The central bank must be clear and concise in its data about job losses in the ongoing reforms of microfinance companies, since its current position about “little or no job losses” cannot be substantiated, the Ghana National Chamber of Commerce and Industry (GNCCI) has pointed out.
“The BoG’s anticipation of little or no job losses is untenable and shrouds the concomitant issues surrounding the collapse of these companies. The BoG must come clear on the data, and needs to engage stakeholders in addressing any potential job losses associated with the on-going reforms,” the GNCCI, the representative voice of the business community, said in a statement to the B&FT.
On May 31, 2019, the Bank of Ghana (BoG) revoked the licences of 347 insolvent microfinance companies, with government – through the Finance Ministry – making available GH¢900million to enable the Receiver pay depositors after validation of claims.
With the revocation of those institutions’ licences, and no announcement of mergers or acquisitions for them, what this means is that those companies no longer exist and jobs are lost forever. By estimation, job losses will be in the 1,000s if, conservatively, each one of the 347 employed just 10 people.
This action, the central bank Governor Dr. Ernest Addison noted, forms the second phase of on-going reforms in sanitising the financial sector toward improving operational resilience and confidence in the system.
But analysts and trade associations, including the GNCCI, believe that despite the good work of the regulator in cleaning up the sector, accurate data on job losses and associated losses must be properly communicated by the central bank, so that the true scale of the reforms can be seen by all.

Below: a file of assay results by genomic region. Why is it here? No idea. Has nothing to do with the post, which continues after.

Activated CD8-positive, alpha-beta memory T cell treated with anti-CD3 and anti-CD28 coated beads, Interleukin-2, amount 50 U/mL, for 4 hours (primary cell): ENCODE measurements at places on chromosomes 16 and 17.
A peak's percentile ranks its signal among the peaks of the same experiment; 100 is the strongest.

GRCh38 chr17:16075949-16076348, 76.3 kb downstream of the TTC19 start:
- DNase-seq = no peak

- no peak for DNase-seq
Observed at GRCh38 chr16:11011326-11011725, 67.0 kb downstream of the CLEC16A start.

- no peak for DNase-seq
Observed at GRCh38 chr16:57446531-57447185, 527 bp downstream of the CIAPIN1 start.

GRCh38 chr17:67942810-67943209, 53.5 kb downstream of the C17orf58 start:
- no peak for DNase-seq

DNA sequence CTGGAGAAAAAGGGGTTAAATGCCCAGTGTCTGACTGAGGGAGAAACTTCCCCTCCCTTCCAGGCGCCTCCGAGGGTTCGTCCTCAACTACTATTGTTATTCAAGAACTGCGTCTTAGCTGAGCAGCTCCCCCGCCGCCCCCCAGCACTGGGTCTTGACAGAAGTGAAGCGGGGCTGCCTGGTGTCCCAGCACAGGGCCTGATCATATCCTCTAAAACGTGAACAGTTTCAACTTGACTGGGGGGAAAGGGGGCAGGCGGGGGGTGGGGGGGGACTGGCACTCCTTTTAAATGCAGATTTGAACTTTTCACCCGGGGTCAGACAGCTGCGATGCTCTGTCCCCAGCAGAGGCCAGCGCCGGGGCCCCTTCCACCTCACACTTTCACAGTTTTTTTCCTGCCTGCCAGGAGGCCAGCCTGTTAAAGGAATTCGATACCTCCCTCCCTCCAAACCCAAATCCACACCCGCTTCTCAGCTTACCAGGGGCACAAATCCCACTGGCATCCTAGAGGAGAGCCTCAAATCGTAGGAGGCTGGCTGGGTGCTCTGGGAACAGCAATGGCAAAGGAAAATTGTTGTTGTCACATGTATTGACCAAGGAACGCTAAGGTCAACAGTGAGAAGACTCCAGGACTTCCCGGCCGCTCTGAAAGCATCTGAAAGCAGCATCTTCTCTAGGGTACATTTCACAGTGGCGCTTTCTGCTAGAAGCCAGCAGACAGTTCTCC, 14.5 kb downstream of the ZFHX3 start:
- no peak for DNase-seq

“The GNCCI commends BoG for the steps taken in revoking the licences of those insolvent companies and government’s release of funds, given the imminent threat they pose to stability of the financial system, depositor’s funds, and small businesses.
“Nonetheless, the GNCCI is worried over the increasing number of failures and the collapsing of financial institutions by BoG. The disappearance of these businesses raises critical questions about operational resilience and our collective effort at building and supporting Ghanaian businesses to participate in the inclusive growth agenda with improved collective efficiency,” the statement added.
While bemoaning the collapse of these companies and consequent impact on the economy, the GNCCI urged the BoG to strengthen its supervisory and regulatory mechanism in ensuring strict compliance by such companies with industry standards to avert future collapses.
“These companies are crucial in providing financial support and assistance to small businesses and individuals, who may have limited access to the traditional banks’ products given the requirements.
“The issuance of licences must be supported with proper and robust enforcement mechanisms, as well as avenues to continuously build the capacity of these Specialised Deposit-taking Institutions (SDIs) to mitigate risks and improve operational resilience and compliance.
“There is need for a conscious and collective effort to support and develop Ghanaian businesses to succeed. The GNCCI calls for better regulation in the financial sector that reflects the needs of the sector with more positive impacts; and addresses critical issues such as regulatory lapses, weak enforcement and compliance,” it added.
It is the GNCCI’s expectation that the remaining 137 microfinance companies and 31 microcredit companies will demonstrate good faith and constantly monitor and manage their risk exposures in building a healthy financial services system.
While commending the process initiated for payment of verified claims at designated financial institutions, the GNCCI urges the Receiver and BoG to take into account the proximity between these institutions and depositors, particularly those living in the rural and peri-urban areas to minimise additional cost in accessing depositor’s funds.
“Government must continue to provide the right incentives on time to enable these institutions to deliver on their mandates.”
The Chamber also assured the private sector that it will continue engaging government, the Bank of Ghana and other relevant stakeholders to ensure a safe, sound, supportive and stable banking sector, and the larger financial sector – noting that this will help provide affordable credit that enables small businesses to grow and create more sustainable jobs.